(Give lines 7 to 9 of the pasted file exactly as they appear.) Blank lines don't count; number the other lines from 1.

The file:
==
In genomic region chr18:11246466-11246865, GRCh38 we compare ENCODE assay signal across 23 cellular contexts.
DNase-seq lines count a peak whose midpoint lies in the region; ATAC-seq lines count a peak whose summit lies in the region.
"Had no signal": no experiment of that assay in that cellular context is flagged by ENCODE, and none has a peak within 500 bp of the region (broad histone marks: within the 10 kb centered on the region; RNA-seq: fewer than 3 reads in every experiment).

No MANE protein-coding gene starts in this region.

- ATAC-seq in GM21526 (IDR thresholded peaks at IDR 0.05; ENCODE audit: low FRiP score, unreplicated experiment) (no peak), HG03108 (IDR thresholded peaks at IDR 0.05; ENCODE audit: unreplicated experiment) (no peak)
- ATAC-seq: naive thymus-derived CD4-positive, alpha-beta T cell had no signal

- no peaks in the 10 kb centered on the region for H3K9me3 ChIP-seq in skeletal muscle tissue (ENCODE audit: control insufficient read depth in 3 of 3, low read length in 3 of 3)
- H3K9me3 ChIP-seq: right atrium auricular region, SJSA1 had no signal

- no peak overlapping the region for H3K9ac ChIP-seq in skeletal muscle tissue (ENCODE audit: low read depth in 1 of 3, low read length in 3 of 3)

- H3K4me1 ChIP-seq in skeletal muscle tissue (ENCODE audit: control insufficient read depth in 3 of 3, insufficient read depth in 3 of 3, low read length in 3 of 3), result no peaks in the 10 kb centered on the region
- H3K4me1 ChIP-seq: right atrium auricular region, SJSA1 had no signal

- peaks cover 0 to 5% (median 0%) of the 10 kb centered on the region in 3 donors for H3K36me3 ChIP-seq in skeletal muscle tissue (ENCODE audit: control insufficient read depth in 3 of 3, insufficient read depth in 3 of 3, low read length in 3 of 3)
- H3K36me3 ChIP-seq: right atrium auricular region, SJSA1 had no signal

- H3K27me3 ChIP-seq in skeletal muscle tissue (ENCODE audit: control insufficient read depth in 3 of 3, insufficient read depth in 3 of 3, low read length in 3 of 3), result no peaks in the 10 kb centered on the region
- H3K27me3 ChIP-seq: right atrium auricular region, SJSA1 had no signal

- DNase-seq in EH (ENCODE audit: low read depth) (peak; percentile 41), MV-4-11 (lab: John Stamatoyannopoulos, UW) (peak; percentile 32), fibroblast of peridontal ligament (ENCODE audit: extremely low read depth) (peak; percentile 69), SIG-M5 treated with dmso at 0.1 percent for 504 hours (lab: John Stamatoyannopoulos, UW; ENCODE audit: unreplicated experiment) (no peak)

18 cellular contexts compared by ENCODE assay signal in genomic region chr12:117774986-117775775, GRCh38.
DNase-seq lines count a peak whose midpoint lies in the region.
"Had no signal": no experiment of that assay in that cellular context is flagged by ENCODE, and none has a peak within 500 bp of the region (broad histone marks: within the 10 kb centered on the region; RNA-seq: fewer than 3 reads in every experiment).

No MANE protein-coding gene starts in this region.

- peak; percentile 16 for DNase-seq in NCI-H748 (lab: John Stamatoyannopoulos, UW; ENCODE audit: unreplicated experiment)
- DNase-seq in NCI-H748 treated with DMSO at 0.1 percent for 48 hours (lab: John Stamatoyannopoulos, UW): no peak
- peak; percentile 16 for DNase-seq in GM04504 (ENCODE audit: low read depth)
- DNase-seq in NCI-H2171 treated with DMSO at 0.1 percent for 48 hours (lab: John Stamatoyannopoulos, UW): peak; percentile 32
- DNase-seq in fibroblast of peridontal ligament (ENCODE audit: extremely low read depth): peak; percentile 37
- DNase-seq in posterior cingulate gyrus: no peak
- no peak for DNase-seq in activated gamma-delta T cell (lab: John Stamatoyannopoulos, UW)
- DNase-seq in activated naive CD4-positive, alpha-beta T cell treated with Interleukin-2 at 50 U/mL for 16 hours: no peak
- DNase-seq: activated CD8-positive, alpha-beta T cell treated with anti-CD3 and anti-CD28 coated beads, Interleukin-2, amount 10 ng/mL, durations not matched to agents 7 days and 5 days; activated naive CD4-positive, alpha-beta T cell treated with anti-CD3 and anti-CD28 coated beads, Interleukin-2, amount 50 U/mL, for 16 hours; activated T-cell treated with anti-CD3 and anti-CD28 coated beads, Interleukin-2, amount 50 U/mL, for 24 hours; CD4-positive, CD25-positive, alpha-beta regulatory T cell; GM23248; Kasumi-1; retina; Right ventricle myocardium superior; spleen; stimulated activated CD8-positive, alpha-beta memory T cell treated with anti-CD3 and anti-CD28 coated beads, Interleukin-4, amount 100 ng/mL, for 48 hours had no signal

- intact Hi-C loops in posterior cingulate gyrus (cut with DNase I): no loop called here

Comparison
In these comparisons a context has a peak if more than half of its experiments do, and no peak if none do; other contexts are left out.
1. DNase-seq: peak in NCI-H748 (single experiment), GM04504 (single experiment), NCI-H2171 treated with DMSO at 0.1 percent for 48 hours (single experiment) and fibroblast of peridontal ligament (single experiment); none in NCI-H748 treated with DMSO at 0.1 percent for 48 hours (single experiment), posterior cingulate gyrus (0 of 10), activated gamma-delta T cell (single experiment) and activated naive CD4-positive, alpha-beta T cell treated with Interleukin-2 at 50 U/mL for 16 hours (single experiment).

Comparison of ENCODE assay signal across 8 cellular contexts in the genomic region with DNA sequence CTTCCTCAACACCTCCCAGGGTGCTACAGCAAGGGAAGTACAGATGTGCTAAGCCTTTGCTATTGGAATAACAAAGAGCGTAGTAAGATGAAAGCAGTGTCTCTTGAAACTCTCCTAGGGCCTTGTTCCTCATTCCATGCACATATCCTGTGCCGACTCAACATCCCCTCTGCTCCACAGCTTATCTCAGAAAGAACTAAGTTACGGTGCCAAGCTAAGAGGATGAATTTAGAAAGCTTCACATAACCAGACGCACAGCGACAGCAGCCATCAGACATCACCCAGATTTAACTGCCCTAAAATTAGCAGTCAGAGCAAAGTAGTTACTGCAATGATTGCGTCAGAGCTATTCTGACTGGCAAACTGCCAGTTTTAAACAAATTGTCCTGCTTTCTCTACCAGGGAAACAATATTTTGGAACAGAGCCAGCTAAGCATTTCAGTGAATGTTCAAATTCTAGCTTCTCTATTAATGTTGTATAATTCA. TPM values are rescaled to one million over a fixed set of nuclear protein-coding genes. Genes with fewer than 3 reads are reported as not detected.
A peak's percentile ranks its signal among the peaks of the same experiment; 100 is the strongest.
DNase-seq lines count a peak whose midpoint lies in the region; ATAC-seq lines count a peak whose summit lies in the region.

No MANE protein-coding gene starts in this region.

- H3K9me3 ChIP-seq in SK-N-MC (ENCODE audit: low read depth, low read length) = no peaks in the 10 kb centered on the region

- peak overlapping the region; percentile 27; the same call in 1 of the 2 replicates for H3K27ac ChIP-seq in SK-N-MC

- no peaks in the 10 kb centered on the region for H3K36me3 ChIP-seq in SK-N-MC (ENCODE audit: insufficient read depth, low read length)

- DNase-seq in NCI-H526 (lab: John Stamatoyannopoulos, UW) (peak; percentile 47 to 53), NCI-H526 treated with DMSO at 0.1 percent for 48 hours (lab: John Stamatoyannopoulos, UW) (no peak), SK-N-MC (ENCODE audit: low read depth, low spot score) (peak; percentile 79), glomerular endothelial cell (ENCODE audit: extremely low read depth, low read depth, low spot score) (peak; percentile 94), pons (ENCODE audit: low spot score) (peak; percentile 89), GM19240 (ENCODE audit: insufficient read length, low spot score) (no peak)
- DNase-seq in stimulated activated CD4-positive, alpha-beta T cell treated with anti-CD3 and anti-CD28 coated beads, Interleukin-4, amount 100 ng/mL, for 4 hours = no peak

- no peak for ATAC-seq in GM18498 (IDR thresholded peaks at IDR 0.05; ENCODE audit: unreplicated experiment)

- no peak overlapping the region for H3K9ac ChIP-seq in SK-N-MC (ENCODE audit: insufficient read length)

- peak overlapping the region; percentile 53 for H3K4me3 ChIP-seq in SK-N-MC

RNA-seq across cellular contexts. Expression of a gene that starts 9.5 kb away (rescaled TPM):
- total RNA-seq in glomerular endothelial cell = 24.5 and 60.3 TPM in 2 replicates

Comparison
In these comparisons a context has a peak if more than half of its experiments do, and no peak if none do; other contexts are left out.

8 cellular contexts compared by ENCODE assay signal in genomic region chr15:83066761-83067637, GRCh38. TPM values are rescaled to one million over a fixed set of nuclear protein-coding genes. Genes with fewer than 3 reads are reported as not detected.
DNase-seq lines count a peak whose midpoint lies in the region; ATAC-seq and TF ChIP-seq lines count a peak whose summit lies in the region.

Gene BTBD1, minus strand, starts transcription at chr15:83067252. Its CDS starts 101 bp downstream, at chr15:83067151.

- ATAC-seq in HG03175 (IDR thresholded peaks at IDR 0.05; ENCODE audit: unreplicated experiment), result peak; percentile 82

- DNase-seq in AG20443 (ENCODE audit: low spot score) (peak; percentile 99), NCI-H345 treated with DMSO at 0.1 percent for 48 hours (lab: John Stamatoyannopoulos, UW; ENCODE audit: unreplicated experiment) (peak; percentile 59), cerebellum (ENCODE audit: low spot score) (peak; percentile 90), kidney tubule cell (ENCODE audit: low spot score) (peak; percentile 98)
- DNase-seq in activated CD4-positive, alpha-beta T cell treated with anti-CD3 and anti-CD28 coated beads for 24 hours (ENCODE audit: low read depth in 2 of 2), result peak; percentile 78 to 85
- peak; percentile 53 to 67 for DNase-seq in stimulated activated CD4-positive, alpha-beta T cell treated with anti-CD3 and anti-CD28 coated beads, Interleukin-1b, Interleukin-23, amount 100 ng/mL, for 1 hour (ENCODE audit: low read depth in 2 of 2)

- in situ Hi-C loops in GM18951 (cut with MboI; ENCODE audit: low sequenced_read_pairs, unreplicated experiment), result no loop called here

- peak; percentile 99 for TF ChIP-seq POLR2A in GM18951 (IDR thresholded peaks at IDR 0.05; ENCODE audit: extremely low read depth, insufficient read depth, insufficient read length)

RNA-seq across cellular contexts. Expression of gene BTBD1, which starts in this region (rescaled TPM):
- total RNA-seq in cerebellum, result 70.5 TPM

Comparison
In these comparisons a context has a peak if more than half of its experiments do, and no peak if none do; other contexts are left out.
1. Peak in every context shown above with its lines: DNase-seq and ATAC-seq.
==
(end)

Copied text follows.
- no peaks in the 10 kb centered on the region for H3K9me3 ChIP-seq in skeletal muscle tissue (ENCODE audit: control insufficient read depth in 3 of 3, low read length in 3 of 3)
- H3K9me3 ChIP-seq: right atrium auricular region, SJSA1 had no signal

- no peak overlapping the region for H3K9ac ChIP-seq in skeletal muscle tissue (ENCODE audit: low read depth in 1 of 3, low read length in 3 of 3)